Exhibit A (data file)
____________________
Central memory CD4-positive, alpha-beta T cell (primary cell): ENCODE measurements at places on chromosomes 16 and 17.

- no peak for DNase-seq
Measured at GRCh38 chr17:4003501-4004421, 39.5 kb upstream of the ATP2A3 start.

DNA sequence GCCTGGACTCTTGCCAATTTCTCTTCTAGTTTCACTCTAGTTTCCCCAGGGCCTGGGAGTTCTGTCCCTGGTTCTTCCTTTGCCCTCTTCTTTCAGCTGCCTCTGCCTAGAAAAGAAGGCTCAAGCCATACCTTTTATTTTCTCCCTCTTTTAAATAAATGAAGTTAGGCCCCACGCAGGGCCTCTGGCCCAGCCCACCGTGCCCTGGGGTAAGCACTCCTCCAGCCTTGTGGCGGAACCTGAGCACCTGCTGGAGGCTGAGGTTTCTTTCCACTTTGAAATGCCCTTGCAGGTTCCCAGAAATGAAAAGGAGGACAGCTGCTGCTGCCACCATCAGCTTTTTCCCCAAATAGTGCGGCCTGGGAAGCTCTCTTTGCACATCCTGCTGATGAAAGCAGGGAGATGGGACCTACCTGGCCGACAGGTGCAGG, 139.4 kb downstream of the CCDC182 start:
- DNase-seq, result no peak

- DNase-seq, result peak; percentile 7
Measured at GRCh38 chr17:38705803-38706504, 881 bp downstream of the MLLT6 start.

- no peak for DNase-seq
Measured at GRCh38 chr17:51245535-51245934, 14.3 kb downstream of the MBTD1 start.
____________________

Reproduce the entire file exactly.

Central memory CD4-positive, alpha-beta T cell (primary cell): ENCODE measurements at places on chromosomes 16 and 17.

- no peak for DNase-seq
Measured at GRCh38 chr17:4003501-4004421, 39.5 kb upstream of the ATP2A3 start.

DNA sequence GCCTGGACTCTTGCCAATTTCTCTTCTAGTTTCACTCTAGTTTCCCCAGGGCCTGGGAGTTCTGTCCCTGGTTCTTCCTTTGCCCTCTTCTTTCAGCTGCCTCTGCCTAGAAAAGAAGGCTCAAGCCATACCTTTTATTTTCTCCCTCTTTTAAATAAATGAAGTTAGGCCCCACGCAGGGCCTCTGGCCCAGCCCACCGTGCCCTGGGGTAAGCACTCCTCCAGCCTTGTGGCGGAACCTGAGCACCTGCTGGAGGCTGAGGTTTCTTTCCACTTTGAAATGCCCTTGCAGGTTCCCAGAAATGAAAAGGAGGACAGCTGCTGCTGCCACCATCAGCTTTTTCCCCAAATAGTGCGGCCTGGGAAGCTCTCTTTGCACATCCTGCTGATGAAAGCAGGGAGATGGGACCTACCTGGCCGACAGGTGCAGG, 139.4 kb downstream of the CCDC182 start:
- DNase-seq, result no peak

- DNase-seq, result peak; percentile 7
Measured at GRCh38 chr17:38705803-38706504, 881 bp downstream of the MLLT6 start.

- no peak for DNase-seq
Measured at GRCh38 chr17:51245535-51245934, 14.3 kb downstream of the MBTD1 start.